The state of Illinois has a strict control program for illegal substances. Reports have shown that drugs and narcotics have been widely used by criminals to fund their operations. Substance abuse can also lead to death and social problems. Drug abuse becomes more problematic when minors are involved.
This is why the public in general and the law enforcement agencies in particular are very strict when it comes to illegal substances.
Possession of drugs like LSD, Heroin and Amphetamine etc is completely illegal. While the state has relaxed the laws surrounding medical marijuana consumption for personal use of patients, possessions of higher amounts or possession by unlawful persons is still considered a civil offense.State Legislation
Possession of illegal substances, such as marijuana, is covered by the 720 ILCS 570/100. According to Illinois Controlled Substances Act, any person who is in unlawful possession of controlled substances or in possession of such substances with intent to manufacture or deliver such substances is guilty of a Class 1 felony.
Illegal substances include Heroin, Cocaine, Morphine, Peyote, Amphetamine, LSD, Barbituric Acid, Pentazocine, Phencyclidine, Ketamine, Anabolic steroids and other substances that may not be listed in the statute at this time.
The severity of the offense can increase if the person is also in possession of a weapon such as a firearm.Punishment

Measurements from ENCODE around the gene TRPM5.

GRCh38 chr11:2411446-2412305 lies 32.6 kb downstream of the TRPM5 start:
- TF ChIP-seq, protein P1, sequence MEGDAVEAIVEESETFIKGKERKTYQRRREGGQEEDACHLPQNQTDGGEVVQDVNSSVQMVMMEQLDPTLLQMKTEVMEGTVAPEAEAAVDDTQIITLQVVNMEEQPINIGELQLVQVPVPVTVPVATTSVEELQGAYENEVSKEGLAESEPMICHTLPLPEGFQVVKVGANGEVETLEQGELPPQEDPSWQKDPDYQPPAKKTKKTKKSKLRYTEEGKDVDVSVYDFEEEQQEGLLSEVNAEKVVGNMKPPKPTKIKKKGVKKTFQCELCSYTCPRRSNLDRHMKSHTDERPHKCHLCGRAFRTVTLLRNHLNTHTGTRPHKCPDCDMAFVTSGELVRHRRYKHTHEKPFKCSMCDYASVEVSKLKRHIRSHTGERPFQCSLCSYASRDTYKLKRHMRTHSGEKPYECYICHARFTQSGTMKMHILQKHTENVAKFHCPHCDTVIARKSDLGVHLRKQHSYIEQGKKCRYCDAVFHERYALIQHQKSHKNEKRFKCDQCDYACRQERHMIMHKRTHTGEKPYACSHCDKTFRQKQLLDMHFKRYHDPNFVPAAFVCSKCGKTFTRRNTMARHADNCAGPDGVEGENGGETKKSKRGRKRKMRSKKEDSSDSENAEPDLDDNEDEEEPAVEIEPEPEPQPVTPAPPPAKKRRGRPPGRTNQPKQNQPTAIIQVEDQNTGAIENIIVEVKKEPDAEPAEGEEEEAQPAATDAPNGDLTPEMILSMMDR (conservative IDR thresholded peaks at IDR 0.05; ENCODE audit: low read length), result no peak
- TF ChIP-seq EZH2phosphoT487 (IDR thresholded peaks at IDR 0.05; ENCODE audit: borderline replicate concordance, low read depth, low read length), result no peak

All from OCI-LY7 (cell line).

As a Class 1 Felony, possession of illegal drugs carries prison term and fines. The severity of punishment is dependent on the amount in possession of the suspect.
For example, possession of 15g – 99g of most illegal substances results in a prison term of 4 - 15 years but possession of more than 900g of the same substance could lead to a prison term of 10 - 50 years.Considerations for Attempted Possession
Controlled substances are classified on the basis of their potency and likelihood of abuse. The state of Illinois divides controlled substances into five categories.
- Schedule I drugs have the highest abuse potential and no accepted medical use. These are considered unsafe for use, even under supervision.
- Schedule II drugs are also highly abusive and result in psychological side effects. These drugs, like marijuana, do have an accepted medical usage.
- Schedule III drugs have a lower potential for abuse. These drugs have an accepted medical usage although they can cause moderate psychological or physical loss of senses.
- Schedule IV and V drugs have relatively lower psychological dependence problems and accepted medical use.
Most drugs under schedule I and II fall under controlled substances, although there are some exceptions for possession of a very small amount for personal, medical use, as in the case of marijuana.
In order to get a conviction, the prosecution must prove three things.
- First, they must prove the identity of the substance.
- Second, they must show that the defendant was knowingly carrying the substance.
- Third, the prosecution must also show that the substance was in the defendant’s control.
A man from Wilmington, Illinois was recently charged on several accounts including attempted possession.
The man was identified as Kennith, 28. He had hit another car while speeding through the city. The police began a pursuit and tried to get him to stop by pulling in front of his Dodge Ram Truck. The man rammed his truck into the police car, causing it to almost crash on the center median.